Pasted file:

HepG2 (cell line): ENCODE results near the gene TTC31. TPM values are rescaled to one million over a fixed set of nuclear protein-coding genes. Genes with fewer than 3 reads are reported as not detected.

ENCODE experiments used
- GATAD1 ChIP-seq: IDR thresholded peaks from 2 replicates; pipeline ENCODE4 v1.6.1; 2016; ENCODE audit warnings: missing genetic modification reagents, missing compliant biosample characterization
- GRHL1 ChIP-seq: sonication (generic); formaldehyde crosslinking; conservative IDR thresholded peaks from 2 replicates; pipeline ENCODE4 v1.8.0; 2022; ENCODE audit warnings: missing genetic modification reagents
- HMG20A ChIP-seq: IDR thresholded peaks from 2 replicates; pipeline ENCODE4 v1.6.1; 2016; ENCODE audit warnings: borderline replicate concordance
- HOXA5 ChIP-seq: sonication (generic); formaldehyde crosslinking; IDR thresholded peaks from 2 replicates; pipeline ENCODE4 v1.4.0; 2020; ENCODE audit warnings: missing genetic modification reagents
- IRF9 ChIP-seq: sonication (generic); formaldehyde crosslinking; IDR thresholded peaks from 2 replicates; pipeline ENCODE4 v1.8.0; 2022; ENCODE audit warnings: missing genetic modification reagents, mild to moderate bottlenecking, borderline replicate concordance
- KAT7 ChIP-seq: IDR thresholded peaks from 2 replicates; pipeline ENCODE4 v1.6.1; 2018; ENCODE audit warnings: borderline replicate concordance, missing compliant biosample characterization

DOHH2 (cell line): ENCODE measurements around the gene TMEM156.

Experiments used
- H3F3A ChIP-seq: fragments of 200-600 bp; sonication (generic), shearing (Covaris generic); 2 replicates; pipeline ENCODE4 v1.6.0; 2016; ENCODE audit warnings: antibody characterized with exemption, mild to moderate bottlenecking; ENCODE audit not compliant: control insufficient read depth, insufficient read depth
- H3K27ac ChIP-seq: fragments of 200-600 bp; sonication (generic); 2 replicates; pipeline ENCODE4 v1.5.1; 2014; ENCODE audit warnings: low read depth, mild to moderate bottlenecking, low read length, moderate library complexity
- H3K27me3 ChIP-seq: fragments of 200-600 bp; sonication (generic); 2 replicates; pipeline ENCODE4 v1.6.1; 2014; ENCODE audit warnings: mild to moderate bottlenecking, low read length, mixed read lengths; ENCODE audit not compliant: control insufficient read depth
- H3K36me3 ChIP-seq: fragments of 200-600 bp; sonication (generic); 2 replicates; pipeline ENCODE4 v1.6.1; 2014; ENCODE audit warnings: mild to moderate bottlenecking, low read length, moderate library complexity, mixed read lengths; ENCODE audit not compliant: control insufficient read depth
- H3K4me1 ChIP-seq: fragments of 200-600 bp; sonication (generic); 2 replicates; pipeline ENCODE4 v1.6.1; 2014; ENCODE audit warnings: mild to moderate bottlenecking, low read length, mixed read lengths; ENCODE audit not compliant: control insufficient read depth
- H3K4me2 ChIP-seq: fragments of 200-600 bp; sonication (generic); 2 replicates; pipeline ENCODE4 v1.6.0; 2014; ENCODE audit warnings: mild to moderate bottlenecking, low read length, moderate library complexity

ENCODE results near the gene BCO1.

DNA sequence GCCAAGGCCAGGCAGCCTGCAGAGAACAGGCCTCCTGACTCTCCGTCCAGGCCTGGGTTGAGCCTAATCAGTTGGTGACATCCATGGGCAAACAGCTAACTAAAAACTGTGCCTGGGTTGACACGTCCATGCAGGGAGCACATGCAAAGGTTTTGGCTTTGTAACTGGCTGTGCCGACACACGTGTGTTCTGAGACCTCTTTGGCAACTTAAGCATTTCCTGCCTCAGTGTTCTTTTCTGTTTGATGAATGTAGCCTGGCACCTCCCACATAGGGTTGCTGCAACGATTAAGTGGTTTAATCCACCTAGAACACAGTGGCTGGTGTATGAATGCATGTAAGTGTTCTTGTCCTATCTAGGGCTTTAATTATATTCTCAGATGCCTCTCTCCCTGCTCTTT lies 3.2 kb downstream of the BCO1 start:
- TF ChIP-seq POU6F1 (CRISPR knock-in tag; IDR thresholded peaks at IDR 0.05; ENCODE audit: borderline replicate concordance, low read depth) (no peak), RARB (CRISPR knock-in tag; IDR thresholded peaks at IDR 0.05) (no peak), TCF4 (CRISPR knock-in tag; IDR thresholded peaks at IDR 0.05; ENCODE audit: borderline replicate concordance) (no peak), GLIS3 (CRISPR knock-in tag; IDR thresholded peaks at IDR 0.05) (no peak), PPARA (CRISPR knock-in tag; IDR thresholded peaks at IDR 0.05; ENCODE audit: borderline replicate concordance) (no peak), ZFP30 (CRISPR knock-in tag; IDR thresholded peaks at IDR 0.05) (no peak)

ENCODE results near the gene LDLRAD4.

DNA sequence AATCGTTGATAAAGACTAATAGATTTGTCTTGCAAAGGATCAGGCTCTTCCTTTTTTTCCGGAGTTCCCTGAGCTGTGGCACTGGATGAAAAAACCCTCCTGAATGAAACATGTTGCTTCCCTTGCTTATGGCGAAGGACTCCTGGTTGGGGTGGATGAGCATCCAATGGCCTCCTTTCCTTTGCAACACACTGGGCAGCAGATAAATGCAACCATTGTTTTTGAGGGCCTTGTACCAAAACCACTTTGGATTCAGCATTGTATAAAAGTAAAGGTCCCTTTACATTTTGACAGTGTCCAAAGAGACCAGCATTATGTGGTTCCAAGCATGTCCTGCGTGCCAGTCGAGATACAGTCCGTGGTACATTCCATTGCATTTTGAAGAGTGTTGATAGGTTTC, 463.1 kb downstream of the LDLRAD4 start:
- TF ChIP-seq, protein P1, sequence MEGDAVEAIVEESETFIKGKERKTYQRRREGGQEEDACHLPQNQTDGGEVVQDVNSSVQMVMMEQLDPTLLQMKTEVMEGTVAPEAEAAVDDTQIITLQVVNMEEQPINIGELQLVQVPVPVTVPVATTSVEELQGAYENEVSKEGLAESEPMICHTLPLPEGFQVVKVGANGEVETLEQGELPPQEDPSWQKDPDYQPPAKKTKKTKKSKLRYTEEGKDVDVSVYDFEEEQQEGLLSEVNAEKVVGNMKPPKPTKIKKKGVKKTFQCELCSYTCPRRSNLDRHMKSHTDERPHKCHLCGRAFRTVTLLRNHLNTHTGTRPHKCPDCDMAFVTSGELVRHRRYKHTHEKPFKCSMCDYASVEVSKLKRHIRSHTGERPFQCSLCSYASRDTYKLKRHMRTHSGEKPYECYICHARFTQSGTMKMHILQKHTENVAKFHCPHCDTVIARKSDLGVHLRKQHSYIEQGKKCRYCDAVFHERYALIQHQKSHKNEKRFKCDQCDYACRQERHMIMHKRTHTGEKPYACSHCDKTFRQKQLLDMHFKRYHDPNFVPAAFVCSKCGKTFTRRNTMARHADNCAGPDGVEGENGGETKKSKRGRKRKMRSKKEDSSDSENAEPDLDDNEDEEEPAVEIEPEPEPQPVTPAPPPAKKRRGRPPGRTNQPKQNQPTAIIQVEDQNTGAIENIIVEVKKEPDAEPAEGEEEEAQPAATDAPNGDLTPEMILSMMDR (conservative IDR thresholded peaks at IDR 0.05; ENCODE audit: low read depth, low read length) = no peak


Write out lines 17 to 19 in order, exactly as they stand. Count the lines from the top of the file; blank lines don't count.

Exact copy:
ENCODE results near the gene BCO1.

DNA sequence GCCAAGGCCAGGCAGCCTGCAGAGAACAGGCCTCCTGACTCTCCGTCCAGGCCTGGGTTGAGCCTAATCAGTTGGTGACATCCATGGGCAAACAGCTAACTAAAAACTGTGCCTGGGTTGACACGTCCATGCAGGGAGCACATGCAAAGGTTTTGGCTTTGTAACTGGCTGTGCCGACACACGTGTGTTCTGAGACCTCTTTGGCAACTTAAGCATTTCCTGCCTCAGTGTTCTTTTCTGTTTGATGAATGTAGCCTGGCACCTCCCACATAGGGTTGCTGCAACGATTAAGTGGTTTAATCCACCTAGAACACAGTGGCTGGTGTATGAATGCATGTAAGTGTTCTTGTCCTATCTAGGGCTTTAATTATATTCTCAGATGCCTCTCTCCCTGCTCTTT lies 3.2 kb downstream of the BCO1 start:
- TF ChIP-seq POU6F1 (CRISPR knock-in tag; IDR thresholded peaks at IDR 0.05; ENCODE audit: borderline replicate concordance, low read depth) (no peak), RARB (CRISPR knock-in tag; IDR thresholded peaks at IDR 0.05) (no peak), TCF4 (CRISPR knock-in tag; IDR thresholded peaks at IDR 0.05; ENCODE audit: borderline replicate concordance) (no peak), GLIS3 (CRISPR knock-in tag; IDR thresholded peaks at IDR 0.05) (no peak), PPARA (CRISPR knock-in tag; IDR thresholded peaks at IDR 0.05; ENCODE audit: borderline replicate concordance) (no peak), ZFP30 (CRISPR knock-in tag; IDR thresholded peaks at IDR 0.05) (no peak)